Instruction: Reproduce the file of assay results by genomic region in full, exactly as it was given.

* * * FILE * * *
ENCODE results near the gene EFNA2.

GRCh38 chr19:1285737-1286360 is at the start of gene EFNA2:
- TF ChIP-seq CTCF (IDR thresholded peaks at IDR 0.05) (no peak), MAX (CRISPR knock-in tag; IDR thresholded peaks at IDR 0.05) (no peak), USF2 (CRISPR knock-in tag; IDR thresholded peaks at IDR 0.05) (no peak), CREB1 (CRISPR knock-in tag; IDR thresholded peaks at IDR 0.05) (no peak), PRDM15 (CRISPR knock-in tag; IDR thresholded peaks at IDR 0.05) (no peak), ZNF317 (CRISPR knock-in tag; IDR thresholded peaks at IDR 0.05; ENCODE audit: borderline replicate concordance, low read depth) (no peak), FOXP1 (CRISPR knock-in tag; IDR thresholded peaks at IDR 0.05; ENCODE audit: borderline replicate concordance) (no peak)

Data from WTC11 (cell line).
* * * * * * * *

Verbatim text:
ENCODE results near the gene EFNA2.

GRCh38 chr19:1285737-1286360 is at the start of gene EFNA2:
- TF ChIP-seq CTCF (IDR thresholded peaks at IDR 0.05) (no peak), MAX (CRISPR knock-in tag; IDR thresholded peaks at IDR 0.05) (no peak), USF2 (CRISPR knock-in tag; IDR thresholded peaks at IDR 0.05) (no peak), CREB1 (CRISPR knock-in tag; IDR thresholded peaks at IDR 0.05) (no peak), PRDM15 (CRISPR knock-in tag; IDR thresholded peaks at IDR 0.05) (no peak), ZNF317 (CRISPR knock-in tag; IDR thresholded peaks at IDR 0.05; ENCODE audit: borderline replicate concordance, low read depth) (no peak), FOXP1 (CRISPR knock-in tag; IDR thresholded peaks at IDR 0.05; ENCODE audit: borderline replicate concordance) (no peak)

Data from WTC11 (cell line).